About The Art

 

Thirds:

Thirds

 

I’d like to start out by explaining the title “Thirds.”  First, and the most obvious, there are three leaves.  Second, the center of the large leaf is about one-third from the right.  Then if you draw a horizontal line one-third of the way up from the bottom it would be at the top of the single leaf and the bottom of the two leaves on the right.  Finally, the blank area that is in the upper left is one one-third of the entire size of the drawing.  All done as a study in composition. 
However, that isn’t all of what I wanted to achieve when I started this project.  I wanted to use a couple of different techniques other than just using a pencil and blending tools. 
The body of the leaves is a rubbing using shavings from a carbon sketch pencil.  The veins are indentations which show up white when the carbon is applied.  I used graphite pencils a couple of shades darker than the rubbing to give a 3D look (shadows) to the veins.  I also added some wrinkles and other shadows using the same graphite pencils.  The highlights of the body of the leaves are done using a kneaded eraser.  Finally, I used a charcoal pencil to give the outside of the leaves some shadow.
Paper:  Strathmore Bristol Board
Pencils: Staedtler graphite pencils, General carbon sketch pencil, General charcoal pencil

 

Chickadee (vertical):

Chickadee (vertical)

 

This is one of my more popular pieces.  I started this drawing because I felt I needed another chickadee to compliment the horizontal piece that I already had in print.  The first hurdle I had to overcome was getting a picture of a chickadee in the position I desired.  Although these tiny birds frequent my back yard, getting a photograph of one in the position I wanted proved impossible.   Nevertheless, I used what I had along with other photos I found for my references.  In other words this chickadee is a result of my imagination and a few reference photos.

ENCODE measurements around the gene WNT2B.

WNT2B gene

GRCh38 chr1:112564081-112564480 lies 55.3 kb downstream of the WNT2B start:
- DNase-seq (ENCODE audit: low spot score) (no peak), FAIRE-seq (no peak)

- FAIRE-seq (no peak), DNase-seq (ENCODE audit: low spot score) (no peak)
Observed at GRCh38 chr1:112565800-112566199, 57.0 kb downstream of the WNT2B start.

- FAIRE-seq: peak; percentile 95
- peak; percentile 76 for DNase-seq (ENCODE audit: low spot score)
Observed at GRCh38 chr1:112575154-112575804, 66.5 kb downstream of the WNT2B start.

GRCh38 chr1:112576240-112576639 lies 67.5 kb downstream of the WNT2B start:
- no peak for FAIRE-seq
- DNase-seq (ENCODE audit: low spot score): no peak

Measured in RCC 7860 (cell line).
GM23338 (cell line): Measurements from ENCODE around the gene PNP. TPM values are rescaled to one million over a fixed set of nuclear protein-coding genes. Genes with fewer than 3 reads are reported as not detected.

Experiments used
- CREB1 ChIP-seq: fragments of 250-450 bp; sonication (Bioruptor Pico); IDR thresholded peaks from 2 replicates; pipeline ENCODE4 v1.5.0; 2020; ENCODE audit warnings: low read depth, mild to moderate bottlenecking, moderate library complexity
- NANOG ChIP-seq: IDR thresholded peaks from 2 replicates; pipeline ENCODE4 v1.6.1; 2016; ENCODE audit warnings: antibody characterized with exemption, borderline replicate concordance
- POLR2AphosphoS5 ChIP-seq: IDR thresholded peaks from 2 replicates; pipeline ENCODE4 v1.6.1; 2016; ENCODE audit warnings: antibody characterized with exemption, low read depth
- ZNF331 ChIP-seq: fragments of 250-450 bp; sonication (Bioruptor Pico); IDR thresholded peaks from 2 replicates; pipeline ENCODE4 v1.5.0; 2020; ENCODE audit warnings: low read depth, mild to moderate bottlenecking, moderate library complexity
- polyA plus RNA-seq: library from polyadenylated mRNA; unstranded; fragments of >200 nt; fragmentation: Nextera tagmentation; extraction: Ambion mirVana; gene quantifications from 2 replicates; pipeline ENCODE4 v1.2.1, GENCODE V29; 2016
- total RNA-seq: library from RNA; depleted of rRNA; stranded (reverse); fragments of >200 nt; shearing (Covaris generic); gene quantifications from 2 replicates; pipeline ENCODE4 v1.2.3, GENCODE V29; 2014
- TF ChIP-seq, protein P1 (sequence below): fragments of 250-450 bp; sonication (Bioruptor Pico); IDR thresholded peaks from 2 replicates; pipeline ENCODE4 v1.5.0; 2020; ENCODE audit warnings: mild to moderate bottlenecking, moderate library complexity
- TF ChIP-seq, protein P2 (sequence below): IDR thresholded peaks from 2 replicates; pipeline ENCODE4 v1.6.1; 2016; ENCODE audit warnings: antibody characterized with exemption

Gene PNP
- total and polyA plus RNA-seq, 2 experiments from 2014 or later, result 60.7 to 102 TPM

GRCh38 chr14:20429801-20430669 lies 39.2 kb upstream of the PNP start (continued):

Upon starting this project, I had the body of the bird completed in no time and was very satisfied with the results.  However, the placement of the legs and the branch was giving me a little trouble.  After several initial tries, lightly drawn of course, I did not like anything I came up with.  Sometimes you just have to place the drawing across the room and look at it.  It is only then that I noticed the negative space design surrounding what I had done up to that point.  Expanding on this negative space design, and periodically looking at my work from a distance, I finished the drawing. 
Of the two chickadee drawings, this is my favorite.  I feel I did a much better job on this one as opposed to the horizontal chickadee drawing.  As usual, I am completely wrong when it comes to selling my artwork.  The popularity of the horizontal chickadee far exceeds this one. 

Completely done with graphite on Strathmore Bristol Board

 

 

Post it Note:

JD Hillberry Trompe L'eil Study

 

I thought I would talk about this piece first since it is the one I am asked about the most.  This style of art is called “Trompe L’oeil,” which means “to deceive the eye.”  People often ask why I have a post-it note mounted behind glass.  There is no tape. There is no post-it note.  This is a drawing.  I learned this technique while attending a workshop with JD Hillberry. That is also the reason that this drawing is in the sketchbook file.  I didn’t want to intrude (for lack of a better word) on a technique which he developed.  To me, the tape is one of his signature styles. This was also just a quick way to practice drawing the tape and not getting into too much detail of other items in the drawing.  I have a few of these drawings at my home and I hung one up at work.  This particular one I gave to a friend.  The date is his anniversary. 

The background is charcoal.  I used a carbon pencil on the tape and of course a marker for the date.  The Paper is a 140 lb. hot-press watercolor paper.